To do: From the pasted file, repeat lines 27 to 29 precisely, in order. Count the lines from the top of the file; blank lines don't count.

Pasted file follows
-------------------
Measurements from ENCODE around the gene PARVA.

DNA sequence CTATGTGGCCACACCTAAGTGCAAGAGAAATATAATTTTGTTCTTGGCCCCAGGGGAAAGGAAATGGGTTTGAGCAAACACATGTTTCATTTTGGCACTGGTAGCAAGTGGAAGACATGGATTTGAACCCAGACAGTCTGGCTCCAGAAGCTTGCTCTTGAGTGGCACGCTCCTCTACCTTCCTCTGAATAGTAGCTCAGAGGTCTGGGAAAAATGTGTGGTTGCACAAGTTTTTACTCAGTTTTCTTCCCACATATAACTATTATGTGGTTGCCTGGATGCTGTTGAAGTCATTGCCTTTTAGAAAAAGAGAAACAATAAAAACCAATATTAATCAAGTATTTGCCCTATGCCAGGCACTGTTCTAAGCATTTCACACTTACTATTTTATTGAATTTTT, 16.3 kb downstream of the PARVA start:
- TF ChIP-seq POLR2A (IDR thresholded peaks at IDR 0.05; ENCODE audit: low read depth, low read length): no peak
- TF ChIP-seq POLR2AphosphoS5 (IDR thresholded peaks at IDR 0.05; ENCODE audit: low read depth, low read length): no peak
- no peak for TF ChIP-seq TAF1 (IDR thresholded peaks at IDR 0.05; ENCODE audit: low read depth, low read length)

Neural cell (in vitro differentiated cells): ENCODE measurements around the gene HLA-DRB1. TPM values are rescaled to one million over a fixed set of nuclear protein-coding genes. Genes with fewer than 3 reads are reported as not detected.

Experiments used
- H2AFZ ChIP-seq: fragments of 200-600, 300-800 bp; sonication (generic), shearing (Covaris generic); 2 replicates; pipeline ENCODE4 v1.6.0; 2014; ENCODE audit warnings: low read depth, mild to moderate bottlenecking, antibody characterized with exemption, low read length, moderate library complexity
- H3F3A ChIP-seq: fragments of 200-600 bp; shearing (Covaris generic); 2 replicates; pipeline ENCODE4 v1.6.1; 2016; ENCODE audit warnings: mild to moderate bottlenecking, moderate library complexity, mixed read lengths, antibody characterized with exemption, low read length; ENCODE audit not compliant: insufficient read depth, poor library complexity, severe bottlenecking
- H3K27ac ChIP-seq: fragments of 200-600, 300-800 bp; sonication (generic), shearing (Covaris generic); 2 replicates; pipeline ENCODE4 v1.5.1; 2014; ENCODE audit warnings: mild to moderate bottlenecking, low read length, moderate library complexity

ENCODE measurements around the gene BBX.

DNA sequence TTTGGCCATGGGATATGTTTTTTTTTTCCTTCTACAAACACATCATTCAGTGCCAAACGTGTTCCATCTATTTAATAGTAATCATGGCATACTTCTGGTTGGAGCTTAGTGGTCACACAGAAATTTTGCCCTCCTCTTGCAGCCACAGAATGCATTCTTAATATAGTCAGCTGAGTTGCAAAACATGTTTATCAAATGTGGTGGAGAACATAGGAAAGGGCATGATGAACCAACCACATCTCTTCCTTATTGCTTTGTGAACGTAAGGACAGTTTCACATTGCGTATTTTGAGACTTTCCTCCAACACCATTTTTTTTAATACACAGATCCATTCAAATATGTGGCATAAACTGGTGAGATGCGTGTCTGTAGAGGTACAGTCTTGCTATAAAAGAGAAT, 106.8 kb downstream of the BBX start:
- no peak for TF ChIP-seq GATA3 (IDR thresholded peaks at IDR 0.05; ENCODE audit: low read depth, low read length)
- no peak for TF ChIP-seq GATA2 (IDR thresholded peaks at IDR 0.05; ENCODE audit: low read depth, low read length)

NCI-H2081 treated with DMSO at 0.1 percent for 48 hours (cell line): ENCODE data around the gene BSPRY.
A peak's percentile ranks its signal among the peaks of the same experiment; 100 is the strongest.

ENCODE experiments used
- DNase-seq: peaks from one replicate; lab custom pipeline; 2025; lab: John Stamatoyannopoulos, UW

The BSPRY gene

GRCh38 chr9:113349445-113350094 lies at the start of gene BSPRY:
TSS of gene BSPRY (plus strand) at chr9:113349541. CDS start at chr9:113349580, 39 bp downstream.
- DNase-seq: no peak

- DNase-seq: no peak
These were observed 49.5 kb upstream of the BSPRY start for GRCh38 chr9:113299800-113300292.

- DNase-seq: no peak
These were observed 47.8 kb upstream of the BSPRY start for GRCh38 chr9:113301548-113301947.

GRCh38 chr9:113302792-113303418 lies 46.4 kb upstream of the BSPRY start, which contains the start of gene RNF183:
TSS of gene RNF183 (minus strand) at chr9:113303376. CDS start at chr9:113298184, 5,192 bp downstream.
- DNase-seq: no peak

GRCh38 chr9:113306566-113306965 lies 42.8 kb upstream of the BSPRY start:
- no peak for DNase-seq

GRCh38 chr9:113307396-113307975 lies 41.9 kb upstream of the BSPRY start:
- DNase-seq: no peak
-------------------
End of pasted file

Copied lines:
GRCh38 chr9:113302792-113303418 lies 46.4 kb upstream of the BSPRY start, which contains the start of gene RNF183:
TSS of gene RNF183 (minus strand) at chr9:113303376. CDS start at chr9:113298184, 5,192 bp downstream.
- DNase-seq: no peak